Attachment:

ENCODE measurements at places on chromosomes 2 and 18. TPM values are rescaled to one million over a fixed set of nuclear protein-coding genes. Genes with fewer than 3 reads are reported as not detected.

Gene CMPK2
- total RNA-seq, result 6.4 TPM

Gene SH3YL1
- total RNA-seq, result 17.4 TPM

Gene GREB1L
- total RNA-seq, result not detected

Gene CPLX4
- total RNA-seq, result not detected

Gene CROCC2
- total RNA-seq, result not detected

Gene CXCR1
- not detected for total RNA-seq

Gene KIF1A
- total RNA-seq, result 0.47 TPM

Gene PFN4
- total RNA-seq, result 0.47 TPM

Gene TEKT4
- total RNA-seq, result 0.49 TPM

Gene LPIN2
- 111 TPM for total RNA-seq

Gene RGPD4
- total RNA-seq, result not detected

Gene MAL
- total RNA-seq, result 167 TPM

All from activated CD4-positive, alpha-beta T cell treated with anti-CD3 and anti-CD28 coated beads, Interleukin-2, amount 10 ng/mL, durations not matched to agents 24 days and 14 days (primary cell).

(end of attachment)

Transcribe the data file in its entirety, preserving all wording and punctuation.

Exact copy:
ENCODE measurements at places on chromosomes 2 and 18. TPM values are rescaled to one million over a fixed set of nuclear protein-coding genes. Genes with fewer than 3 reads are reported as not detected.

Gene CMPK2
- total RNA-seq, result 6.4 TPM

Gene SH3YL1
- total RNA-seq, result 17.4 TPM

Gene GREB1L
- total RNA-seq, result not detected

Gene CPLX4
- total RNA-seq, result not detected

Gene CROCC2
- total RNA-seq, result not detected

Gene CXCR1
- not detected for total RNA-seq

Gene KIF1A
- total RNA-seq, result 0.47 TPM

Gene PFN4
- total RNA-seq, result 0.47 TPM

Gene TEKT4
- total RNA-seq, result 0.49 TPM

Gene LPIN2
- 111 TPM for total RNA-seq

Gene RGPD4
- total RNA-seq, result not detected

Gene MAL
- total RNA-seq, result 167 TPM

All from activated CD4-positive, alpha-beta T cell treated with anti-CD3 and anti-CD28 coated beads, Interleukin-2, amount 10 ng/mL, durations not matched to agents 24 days and 14 days (primary cell).